Building an email application is in some ways easier than in the past because of the availability of so many different choices, libraries and frameworks. Additionally, traditional languages like C++, HTML and Java have evolved. On the flipside, the availability of so many options can also be confusing. All in all, regardless of whether you build a plain or feature-rich email application, the wide array of language choices, libraries, frameworks, cloud storage and low cost of servers have put you in an advantageous situation like never before.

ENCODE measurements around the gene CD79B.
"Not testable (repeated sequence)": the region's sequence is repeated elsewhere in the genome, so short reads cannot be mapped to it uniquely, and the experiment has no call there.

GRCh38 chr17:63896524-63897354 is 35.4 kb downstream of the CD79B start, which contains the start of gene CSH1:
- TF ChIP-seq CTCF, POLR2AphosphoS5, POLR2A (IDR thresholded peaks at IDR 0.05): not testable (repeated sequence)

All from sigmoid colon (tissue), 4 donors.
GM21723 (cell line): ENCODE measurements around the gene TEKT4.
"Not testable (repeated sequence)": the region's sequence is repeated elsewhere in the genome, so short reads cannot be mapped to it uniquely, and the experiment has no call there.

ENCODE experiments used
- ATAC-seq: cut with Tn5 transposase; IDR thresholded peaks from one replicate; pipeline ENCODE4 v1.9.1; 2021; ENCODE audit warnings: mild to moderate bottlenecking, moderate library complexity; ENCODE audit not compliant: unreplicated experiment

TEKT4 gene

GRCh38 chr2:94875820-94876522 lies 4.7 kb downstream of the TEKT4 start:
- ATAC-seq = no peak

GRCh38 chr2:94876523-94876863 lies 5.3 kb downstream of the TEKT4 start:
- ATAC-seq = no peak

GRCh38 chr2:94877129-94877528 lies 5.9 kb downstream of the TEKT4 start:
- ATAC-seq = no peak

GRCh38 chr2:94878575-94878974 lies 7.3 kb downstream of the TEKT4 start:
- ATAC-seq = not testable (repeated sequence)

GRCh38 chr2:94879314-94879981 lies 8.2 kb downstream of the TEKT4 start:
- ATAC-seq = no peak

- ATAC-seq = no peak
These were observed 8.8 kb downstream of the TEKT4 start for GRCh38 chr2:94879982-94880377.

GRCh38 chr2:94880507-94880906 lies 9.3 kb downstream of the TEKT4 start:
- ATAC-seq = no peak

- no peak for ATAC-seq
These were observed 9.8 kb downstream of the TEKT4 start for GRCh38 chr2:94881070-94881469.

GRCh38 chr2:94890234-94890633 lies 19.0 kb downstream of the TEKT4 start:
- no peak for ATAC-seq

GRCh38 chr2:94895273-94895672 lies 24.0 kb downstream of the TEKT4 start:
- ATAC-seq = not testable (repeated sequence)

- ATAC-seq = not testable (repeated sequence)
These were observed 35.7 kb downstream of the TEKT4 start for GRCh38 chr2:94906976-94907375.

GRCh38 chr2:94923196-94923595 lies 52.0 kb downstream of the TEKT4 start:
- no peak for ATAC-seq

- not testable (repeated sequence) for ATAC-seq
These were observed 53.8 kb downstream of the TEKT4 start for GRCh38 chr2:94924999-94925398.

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Kaushik Pal
Technology writer
Kaushik Pal
Technology writer

Kaushik is a technical architect and software consultant with over 23 years of experience in software analysis, development, architecture, design, testing and training. He has an interest in new technologies and areas of innovation. He focuses on web architecture, web technologies, Java/J2EE, open source software, WebRTC, big data and semantic technologies. He has demonstrated expertise in requirements analysis, architectural design and implementation, technical use cases and software development. His experience has covered various industries such as insurance, banking, airlines, shipping, document management and product development, etc. He has worked on a wide range of technologies ranging from large scale (IBM…